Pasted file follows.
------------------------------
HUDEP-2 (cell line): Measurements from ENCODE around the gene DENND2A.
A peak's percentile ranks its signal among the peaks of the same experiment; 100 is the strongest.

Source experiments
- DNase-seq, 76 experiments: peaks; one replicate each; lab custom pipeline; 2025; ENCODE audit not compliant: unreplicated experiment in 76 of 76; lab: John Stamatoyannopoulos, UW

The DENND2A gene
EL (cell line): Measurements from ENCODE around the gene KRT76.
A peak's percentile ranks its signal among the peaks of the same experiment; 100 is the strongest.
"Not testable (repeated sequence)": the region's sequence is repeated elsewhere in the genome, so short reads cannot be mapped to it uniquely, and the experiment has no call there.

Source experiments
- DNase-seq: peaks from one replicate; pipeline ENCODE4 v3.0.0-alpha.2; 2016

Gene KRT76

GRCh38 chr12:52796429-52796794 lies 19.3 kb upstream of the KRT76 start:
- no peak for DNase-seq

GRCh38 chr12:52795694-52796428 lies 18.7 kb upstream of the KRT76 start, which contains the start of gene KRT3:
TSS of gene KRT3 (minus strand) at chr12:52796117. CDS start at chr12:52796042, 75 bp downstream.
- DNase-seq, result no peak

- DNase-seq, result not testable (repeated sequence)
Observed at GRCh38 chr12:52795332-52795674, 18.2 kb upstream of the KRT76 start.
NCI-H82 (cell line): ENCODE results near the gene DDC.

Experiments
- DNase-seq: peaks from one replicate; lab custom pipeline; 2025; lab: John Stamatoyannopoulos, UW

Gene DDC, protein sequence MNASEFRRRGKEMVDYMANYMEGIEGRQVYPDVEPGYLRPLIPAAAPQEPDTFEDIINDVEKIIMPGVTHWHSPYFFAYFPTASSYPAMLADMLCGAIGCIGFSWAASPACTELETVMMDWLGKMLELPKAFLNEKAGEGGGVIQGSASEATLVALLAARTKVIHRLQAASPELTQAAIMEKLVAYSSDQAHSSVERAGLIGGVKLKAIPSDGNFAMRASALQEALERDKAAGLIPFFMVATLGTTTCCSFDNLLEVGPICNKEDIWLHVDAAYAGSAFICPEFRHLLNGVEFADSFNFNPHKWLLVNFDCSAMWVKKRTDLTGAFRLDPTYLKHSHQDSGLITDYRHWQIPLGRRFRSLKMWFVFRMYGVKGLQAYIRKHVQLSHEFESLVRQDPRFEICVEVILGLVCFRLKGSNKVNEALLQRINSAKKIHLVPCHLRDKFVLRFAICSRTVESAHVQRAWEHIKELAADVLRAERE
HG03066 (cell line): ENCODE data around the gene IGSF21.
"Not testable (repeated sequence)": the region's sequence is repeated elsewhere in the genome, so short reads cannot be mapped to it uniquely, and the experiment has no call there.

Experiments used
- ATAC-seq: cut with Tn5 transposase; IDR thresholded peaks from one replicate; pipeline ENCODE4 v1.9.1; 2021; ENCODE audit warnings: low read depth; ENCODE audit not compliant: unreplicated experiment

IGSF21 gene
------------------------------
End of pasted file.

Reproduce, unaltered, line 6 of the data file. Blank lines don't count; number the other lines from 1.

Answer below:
EL (cell line): Measurements from ENCODE around the gene KRT76.